A Brief History of the Alameda Native History Project

Phase 1: “Unauthorized Alameda: The Indian Burial Mounds”;

The true story of what actually happened to the Mound off High Street, in Alameda, California.

Includes Haunted Alameda:

A collection of ghost stories about living on and around the Alameda Shellmounds.

Phase 1

Unauthorized Alameda:

The Indian Burial Mounds

Mission: Find the true history of the Alameda Shellmounds.


  1. Find out where the only known Alameda Shellmound was.
  2. Find out what happened to the mound.
  3. Find out where I can see the artifacts from the mound.
Status: Complete


  1. Learned there are 4 Shellmounds in Alameda; and where they are, today.
  2. Learned there were 2 excavations of the Shellmound off High Street, in 1892 & 1908–when the mound was leveled-off. But bodies still remain just under the surface of places which remain largely untouched since those first houses were built.
  3. Found the final, grisly fate of the “450 indians with stone implements”. The remains of Native American people were ground up, and used as aggregate, for paving Bay Farm Road. (Remains were also used for a number of other roads, and sidewalks.)
  4. Learned that there are over 425 shellmound sites in the San Francisco Bay Region.

All of this will be addressed in later articles. Excerpts of the Articles on both excavations will be grouped together, and populated in the Wiki. But… this project has a lot of departments, [seriously, it’s bigger on the inside,] so bear with me.


  1. Shellmounds are, first and foremost, cemeteries; and should be respected, not disturbed.
  2. The actual, pre-contact, population density of Native Americans in the Bay Area is grossly under-stated.
  3. Not many people know about the shellmounds, despite that fact that many shellmounds are usually less than 15 minutes away from any place in the San Francisco Bay Area.
  4. Gate-keeping, and white-washing exists in all facets of academia; and must be countered in every way reasonably possible. History should be based on fact. And sources needed to be vetted more often.
  5. There must be a proactive effort to identify and protect Native American graves on private property; and to educate the public, and concerned persons, about the development, and usage of non-invasive sensing technology that requires no touch, and no digging.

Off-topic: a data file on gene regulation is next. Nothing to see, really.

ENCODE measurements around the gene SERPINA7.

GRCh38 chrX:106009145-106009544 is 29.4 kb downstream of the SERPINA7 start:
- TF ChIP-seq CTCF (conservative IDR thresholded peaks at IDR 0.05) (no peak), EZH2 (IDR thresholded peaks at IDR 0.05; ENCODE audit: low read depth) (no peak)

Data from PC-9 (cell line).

6. The interface for said effort with private property owners and occupants should include reassurance that their land rights should not be infringed upon, either; but creating a permissive easement, and/or right-of-way for descendants, and tribal members to come visit with their ancestors is something that can go a long way in settling the affairs of the land.

Phase 2 of the Alameda Native History Project is a natural next-step for the project.

After gathering, compiling, indexing and aggregating information about the Alameda Shellmounds, it made sense to see where other shellmounds in the San Francisco Bay Region are.

“This phase of the project includes a lot of mapping, satellite imagery, and field research.

It’s the perfect mix of the things I love: travel, investigation, maps, and history.”

Gabriel Duncan, for the Alameda Native History Project

Mission: The Search for Undiscovered History


  1. Conform N.C. Nelson’s, “Map of the San Francisco Bay Region Showing Distribution of Shell Heaps” to the current geography of that same region. Fully plot, and find the geographic coordinates of the mounds marked as “still present”. [Completed.]
  2. Use satellite, photogrammetry, Light Detection and Ranging, and other imaging available to analyze said coordinate for specific elevation and topographical qualities.
  3. Make a list targets to investigate, and perform a preliminary investigation to determine if further focus is warranted.
  4. [Reserved.]
STATUS: Ongoing

Stay tuned for more.